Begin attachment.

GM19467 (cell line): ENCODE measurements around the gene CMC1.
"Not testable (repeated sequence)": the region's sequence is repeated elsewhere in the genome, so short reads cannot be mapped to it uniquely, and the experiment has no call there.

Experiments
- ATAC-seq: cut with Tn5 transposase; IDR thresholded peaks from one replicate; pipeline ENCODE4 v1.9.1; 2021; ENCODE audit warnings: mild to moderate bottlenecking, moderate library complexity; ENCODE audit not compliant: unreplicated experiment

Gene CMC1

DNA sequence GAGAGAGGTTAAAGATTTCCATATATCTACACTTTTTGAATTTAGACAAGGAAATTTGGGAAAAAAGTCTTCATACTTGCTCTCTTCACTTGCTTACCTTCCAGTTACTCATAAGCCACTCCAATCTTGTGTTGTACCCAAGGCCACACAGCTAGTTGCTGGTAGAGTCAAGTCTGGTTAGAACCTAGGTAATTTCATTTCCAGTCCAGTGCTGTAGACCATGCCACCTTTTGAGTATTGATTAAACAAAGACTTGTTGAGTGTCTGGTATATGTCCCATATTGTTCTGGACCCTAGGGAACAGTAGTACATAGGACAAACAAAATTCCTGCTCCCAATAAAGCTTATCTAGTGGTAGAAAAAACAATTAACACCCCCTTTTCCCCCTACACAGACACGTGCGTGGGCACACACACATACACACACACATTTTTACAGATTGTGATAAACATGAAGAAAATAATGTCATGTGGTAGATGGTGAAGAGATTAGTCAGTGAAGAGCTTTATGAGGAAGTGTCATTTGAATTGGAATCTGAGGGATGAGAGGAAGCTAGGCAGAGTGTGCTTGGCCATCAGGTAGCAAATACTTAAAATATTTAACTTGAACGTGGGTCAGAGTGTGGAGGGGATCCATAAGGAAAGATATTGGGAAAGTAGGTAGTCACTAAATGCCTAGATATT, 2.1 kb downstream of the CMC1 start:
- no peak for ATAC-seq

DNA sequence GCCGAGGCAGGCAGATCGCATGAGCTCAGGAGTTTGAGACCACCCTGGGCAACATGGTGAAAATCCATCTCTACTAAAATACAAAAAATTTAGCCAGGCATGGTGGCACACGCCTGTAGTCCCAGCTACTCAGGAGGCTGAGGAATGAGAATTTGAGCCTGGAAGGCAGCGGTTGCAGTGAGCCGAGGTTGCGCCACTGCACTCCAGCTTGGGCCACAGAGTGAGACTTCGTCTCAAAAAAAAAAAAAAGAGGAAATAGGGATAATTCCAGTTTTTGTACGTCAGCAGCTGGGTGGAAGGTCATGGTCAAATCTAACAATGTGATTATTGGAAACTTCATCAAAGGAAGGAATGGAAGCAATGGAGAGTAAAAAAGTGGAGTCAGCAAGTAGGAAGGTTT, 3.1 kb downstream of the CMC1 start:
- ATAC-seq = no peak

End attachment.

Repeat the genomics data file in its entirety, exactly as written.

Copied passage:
GM19467 (cell line): ENCODE measurements around the gene CMC1.
"Not testable (repeated sequence)": the region's sequence is repeated elsewhere in the genome, so short reads cannot be mapped to it uniquely, and the experiment has no call there.

Experiments
- ATAC-seq: cut with Tn5 transposase; IDR thresholded peaks from one replicate; pipeline ENCODE4 v1.9.1; 2021; ENCODE audit warnings: mild to moderate bottlenecking, moderate library complexity; ENCODE audit not compliant: unreplicated experiment

Gene CMC1

DNA sequence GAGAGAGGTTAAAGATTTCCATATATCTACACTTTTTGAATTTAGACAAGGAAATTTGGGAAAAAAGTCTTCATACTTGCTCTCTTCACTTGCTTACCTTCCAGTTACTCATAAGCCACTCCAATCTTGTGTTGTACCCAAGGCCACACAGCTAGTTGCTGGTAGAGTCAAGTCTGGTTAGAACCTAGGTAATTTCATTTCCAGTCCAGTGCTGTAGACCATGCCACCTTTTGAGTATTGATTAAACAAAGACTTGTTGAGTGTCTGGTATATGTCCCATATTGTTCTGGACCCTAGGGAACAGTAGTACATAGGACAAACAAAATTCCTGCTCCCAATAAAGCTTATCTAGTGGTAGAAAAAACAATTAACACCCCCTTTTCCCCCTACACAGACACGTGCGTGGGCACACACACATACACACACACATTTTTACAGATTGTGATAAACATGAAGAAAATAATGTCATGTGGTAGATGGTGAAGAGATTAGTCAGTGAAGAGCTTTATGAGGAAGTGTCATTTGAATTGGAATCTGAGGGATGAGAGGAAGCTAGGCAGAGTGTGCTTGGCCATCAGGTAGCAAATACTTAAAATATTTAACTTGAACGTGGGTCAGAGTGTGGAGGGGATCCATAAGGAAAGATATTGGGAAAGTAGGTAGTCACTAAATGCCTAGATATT, 2.1 kb downstream of the CMC1 start:
- no peak for ATAC-seq

DNA sequence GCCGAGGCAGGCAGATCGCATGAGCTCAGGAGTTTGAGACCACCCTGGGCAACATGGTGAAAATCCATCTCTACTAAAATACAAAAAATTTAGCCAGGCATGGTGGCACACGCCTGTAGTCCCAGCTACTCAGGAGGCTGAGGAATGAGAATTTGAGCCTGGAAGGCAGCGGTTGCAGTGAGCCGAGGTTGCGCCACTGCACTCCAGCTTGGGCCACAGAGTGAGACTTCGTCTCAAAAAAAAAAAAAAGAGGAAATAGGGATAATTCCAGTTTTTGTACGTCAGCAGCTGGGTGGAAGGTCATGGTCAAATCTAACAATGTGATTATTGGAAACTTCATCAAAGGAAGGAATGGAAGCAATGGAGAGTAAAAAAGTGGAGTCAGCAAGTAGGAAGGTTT, 3.1 kb downstream of the CMC1 start:
- ATAC-seq = no peak